Preludes or Dominants?

May 2, 2019, 7:46 PM · Hey everyone,

I've got a somewhat new fifth grade (10 year old) student who isn't playing a full size yet (she's on a half, if my memory serves me correctly. Her instrument is her own, a decent violin for being an old student model, and at least has a carved top).

She is going to be growing a ton this summer, as most kids her age do, and so she'll be sizing up probably before school starts up again. However, her strings are atrocious. They're old, and I don't even know what brand they are.

Would you all suggest I recommend Preludes, Dominants, or another brand? Her mom would prefer something less expensive, especially if my girl grows faster than the strings die. Obviously, Red Labels are out of the question.

Thanks!

Replies (30)

May 2, 2019, 7:49 PM · Preludes are much worse then dominants yet much cheaper. Something great for students is the ascente line by Ddario cheap but very cheerful. They were great on a student fiddle. I’ve heard some good things about alphayue line from thomanastik. If your willing to spend a bit more than preludes the ascente or alphayue will be much better I think. Of course dominants are awesome strings but for a half size student fiddle that will be gone in 2 months it isn’t worth the cash.
May 2, 2019, 9:20 PM · Alphayue. You will probably find that the prices for the Alphayues and the Preludes are about the same. I am using the Alphayues on all of my rentals now. Much better than Preludes with one exception: if the violin is heavily built, you probably will get better sound with Preludes.
May 2, 2019, 9:30 PM · If the violin has fine tuners on all four strings, then a better grade of steel strings would be the NS-electric made by D'adarrio.
They are similar to Helicore, but all steel instead of mixed metals, and cheaper. I think they intentionally made them to be more mellow, less loud, than conventional steel strings. If you have to use the pegs to tune, then a less expensive nylon core string than Dominants would be Corelli Crystal or D'Adario Pro-Arte.
May 2, 2019, 10:26 PM · Consider Warchal Ametyst. Low tension, nice sounding, not very expensive if you can find them, available in fractional sizes. Here's an old thread which mentioned them among others. https://www.violinist.com/discussion/archive/9584/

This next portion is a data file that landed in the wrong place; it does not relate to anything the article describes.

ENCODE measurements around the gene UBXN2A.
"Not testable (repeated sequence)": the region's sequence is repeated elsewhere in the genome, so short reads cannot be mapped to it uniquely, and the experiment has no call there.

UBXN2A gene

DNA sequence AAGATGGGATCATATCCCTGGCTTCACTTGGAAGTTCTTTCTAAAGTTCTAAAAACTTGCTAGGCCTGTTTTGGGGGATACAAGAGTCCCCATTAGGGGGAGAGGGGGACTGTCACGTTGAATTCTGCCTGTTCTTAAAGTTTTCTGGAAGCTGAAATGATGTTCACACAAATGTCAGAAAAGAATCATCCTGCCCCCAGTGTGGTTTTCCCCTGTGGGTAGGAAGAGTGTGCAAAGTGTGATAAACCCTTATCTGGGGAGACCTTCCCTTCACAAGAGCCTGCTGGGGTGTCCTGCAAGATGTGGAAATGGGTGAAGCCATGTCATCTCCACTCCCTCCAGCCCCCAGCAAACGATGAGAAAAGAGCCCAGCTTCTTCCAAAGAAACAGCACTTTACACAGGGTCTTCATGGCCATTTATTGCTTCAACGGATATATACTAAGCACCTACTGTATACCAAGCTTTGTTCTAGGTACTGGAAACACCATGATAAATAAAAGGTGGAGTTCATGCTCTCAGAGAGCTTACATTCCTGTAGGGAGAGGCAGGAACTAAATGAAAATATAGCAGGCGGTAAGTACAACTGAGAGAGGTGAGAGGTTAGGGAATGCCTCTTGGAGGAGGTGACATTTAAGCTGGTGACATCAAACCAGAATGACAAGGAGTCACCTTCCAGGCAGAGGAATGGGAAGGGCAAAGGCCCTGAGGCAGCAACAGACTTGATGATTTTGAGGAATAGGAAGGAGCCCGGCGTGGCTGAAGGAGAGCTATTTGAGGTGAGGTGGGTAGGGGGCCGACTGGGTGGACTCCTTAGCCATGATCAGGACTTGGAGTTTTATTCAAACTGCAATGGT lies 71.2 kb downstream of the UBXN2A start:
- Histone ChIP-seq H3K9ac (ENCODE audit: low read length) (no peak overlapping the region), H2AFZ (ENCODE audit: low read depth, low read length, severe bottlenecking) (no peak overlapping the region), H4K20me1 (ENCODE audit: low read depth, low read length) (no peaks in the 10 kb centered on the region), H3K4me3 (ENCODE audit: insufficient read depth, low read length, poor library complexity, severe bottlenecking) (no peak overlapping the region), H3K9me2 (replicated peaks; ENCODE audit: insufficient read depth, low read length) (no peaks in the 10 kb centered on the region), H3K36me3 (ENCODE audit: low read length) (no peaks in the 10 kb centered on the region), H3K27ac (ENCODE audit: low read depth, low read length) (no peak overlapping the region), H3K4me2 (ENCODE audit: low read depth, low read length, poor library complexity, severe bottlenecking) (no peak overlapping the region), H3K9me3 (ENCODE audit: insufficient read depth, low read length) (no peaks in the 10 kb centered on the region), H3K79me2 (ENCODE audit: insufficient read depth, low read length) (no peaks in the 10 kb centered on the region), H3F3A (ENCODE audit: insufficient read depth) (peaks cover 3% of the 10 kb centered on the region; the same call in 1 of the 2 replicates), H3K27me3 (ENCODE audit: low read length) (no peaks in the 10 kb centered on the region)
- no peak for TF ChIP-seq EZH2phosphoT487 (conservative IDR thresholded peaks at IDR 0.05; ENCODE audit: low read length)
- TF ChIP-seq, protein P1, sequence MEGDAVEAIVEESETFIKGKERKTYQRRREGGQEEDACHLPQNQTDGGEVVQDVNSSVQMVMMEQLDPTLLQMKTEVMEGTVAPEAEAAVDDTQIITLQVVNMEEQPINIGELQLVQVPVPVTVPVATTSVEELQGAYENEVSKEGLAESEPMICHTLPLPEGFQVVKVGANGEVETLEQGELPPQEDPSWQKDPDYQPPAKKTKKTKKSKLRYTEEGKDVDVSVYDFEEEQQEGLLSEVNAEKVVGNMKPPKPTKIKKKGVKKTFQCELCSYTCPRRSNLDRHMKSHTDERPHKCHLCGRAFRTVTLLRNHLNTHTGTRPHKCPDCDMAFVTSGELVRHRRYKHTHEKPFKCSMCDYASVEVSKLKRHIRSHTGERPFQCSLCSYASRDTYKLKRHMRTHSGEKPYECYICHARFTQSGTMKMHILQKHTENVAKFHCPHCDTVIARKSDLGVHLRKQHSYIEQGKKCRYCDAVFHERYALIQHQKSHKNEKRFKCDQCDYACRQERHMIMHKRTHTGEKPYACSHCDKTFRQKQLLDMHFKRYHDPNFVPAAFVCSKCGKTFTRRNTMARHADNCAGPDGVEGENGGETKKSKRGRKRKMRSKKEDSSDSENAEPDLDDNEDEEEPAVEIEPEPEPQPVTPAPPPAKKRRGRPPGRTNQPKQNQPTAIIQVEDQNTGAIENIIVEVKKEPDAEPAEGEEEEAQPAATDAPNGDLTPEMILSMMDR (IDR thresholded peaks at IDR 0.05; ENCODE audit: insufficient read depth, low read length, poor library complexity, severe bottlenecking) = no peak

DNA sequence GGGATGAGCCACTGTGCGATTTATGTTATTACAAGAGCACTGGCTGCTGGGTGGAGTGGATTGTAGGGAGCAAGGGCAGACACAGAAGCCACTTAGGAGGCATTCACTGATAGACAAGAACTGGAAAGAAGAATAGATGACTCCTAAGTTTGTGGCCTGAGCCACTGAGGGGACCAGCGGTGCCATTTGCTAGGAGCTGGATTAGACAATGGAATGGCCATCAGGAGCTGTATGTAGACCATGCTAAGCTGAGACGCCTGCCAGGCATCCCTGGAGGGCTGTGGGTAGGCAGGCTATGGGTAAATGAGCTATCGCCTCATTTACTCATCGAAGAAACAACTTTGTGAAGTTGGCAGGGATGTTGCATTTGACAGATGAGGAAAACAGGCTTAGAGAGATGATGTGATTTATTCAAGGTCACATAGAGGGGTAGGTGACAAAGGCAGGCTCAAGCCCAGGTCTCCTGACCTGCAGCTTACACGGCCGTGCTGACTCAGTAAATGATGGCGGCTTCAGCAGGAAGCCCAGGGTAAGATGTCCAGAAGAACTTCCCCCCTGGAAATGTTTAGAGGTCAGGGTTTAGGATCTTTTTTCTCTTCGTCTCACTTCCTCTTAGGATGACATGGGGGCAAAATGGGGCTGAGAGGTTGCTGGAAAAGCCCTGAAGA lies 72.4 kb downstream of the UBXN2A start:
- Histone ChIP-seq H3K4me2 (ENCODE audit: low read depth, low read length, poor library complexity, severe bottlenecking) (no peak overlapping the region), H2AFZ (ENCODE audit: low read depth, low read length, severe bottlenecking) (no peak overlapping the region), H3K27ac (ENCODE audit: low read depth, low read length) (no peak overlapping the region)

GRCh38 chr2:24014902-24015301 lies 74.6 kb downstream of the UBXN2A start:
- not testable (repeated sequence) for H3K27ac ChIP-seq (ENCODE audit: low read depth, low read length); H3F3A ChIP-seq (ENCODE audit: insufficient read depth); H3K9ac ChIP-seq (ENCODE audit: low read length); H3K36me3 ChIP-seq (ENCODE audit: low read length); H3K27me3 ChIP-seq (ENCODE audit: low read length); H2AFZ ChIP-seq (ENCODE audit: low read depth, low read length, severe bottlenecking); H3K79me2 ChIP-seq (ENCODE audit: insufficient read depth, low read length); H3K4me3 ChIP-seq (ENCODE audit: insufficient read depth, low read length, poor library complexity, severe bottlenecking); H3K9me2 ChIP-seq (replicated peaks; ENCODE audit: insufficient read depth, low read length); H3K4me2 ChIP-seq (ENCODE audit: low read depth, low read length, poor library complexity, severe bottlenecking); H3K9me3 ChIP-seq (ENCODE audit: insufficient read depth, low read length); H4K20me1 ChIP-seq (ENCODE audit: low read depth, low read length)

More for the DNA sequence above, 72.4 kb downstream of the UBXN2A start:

May 2, 2019, 11:16 PM · Visions.
Edited: May 2, 2019, 11:27 PM · You could also go with Tonicas, which are similar in quality to Dominants but much cheaper. (They are a Pirastro string.)
May 2, 2019, 11:52 PM · Dominant r great strings!
May 2, 2019, 11:57 PM · The string for exactly this situation is Thomastik Alphayue.

It is a nylon core string like Dominant, but sells for $20 a set, and comes in all sizes. It breaks in very quickly, has a decent sound, and decent lifespan for a budget string.

I bought 100+ sets for my program at one point where they were on a massive sale, and they've been great on all kinds of student instruments from Scott Cao, to Eastman, to all sorts of old unlabeled stuff, in sizes from 1/4 to 4/4.

May 3, 2019, 1:25 AM · Tonicas are the best for this situation, in my opinion. Or alphayues.
Edited: May 3, 2019, 1:29 AM · From your description any of the named strings will be a huge improvement, so I woudn't make a science of it. Tonica or Alphayue should do very nicely without stretching the parents' budget.
May 3, 2019, 6:52 AM · Why not try the Fiddlerman strings, they are comparable to Dominats and very affordable. I purchased a set just to try them out and was quite pleased.
May 3, 2019, 9:08 AM · I don't think Dominants are the best beginner strings by todays standards. I consider them to be a more advanced string that takes a bit of skill to pull all the colors from, much like an Evah Pirazzi or Peter Infeld. This is why so often we hear that a beginner has tried these strings and makes a bad sound. Dominants can be scratchy and temperamental if you don't have the skill work them (and, of course, they don't work on all instruments or for all players). They have gone up in price to reflect this making them not a very economical option either.